If $X$ is a bounded left-continuous and piecewise constant process and if $Z$ is an arbitrary process, both adapted, then the stochastic integral $\int X dZ$ is defined as usual so as to conform with the sure case. In order to obtain a reasonable theory one needs to put a restriction on the integrator $Z$. A very modest one suffices; to wit, that $\int X_n dZ$ converge to zero in measure when the $X_n$ converge uniformly or decrease pointwise to zero. Daniell's method then furnishes a stochastic integration theory that yields the usual results, including Ito's formula, local time, martingale inequalities, and solutions to stochastic differential equations. Although a reasonable stochastic integrator $Z$ turns out to be a semimartingale, many of the arguments need no splitting and so save labor. The methods used yield algorithms for the pathwise computation of a large class of stochastic integrals and of solutions to stochastic differential equations.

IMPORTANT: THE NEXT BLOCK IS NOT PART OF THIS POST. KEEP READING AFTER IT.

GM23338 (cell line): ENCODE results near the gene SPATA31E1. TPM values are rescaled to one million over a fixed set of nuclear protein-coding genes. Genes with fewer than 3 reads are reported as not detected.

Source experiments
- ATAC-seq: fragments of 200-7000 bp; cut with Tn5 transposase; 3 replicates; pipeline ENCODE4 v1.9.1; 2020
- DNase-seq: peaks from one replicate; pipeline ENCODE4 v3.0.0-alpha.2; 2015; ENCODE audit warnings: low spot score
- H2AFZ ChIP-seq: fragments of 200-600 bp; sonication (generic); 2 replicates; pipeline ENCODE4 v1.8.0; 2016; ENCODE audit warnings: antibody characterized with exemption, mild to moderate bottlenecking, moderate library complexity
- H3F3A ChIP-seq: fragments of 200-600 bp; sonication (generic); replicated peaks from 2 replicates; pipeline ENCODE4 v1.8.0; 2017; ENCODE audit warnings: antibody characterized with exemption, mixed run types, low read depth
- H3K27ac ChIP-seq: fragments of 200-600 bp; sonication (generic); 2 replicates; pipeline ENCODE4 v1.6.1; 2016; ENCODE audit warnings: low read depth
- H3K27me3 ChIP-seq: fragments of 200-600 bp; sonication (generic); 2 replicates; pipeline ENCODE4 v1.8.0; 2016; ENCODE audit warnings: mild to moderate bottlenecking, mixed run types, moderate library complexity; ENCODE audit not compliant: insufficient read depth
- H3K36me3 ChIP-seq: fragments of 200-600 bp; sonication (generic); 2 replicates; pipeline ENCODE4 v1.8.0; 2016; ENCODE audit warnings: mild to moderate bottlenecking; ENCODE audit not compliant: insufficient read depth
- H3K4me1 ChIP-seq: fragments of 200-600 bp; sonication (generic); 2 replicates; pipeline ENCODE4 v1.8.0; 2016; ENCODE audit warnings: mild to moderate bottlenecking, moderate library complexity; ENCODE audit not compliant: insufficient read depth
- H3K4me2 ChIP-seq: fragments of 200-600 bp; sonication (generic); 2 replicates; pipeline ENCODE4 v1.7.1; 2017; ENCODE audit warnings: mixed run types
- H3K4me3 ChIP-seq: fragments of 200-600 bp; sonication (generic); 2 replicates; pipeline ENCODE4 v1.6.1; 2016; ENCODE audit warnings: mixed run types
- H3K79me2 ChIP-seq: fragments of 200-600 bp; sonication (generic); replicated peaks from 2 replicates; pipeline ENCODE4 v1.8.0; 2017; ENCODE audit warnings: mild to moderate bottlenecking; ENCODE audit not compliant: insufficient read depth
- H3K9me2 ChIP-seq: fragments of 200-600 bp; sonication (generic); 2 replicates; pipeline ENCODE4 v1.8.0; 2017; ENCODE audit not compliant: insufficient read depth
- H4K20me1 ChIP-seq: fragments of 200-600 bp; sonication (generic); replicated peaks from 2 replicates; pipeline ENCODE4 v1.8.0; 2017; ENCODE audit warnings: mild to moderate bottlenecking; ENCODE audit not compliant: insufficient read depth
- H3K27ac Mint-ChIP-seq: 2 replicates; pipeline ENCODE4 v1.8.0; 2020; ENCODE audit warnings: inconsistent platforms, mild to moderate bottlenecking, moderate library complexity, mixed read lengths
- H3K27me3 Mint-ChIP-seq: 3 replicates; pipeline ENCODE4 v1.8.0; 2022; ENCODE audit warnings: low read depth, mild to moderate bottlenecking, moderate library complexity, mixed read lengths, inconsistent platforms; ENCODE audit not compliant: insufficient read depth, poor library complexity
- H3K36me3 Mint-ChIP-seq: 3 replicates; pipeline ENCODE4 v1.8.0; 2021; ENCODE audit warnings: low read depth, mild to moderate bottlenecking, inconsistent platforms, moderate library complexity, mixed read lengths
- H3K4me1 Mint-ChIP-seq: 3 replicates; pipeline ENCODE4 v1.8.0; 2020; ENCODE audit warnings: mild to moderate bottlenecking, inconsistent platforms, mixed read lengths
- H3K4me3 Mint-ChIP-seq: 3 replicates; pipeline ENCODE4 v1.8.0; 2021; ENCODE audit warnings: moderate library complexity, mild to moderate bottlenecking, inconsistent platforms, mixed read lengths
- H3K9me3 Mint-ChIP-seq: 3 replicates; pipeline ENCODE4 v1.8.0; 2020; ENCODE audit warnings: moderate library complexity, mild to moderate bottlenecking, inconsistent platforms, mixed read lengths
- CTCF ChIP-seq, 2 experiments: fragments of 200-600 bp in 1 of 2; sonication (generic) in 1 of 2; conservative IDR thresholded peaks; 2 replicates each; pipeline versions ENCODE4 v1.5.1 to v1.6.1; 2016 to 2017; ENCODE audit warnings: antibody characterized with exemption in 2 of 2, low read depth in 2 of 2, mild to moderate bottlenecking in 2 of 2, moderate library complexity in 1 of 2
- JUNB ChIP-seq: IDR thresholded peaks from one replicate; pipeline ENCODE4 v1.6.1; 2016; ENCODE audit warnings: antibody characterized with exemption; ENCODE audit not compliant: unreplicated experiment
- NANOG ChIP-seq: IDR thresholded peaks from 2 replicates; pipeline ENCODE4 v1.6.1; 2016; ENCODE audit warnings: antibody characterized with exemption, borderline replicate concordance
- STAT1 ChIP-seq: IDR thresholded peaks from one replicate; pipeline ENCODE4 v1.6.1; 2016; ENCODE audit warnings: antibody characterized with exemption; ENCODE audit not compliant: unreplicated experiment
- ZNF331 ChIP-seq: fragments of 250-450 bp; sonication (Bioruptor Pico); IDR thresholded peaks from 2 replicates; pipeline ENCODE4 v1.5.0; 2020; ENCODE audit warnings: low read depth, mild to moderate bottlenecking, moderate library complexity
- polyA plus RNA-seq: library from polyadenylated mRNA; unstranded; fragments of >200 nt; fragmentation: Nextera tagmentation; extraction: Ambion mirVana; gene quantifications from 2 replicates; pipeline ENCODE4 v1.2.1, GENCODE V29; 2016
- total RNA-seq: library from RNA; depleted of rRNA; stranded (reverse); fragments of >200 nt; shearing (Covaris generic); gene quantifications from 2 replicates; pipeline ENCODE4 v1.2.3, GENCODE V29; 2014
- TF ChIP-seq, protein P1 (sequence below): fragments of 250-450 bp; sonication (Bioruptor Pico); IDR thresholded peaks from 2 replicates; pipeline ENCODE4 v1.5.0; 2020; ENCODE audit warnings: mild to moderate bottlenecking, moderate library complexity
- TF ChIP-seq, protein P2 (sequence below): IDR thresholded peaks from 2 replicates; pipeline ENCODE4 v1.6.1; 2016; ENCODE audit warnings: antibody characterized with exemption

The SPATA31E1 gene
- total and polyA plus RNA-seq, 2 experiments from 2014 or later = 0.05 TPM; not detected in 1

"Stochastic Integration and $L^p$-Theory of Semimartingales." Ann. Probab. 9 (1) 49 - 89, February, 1981. https://doi.org/10.1214/aop/1176994509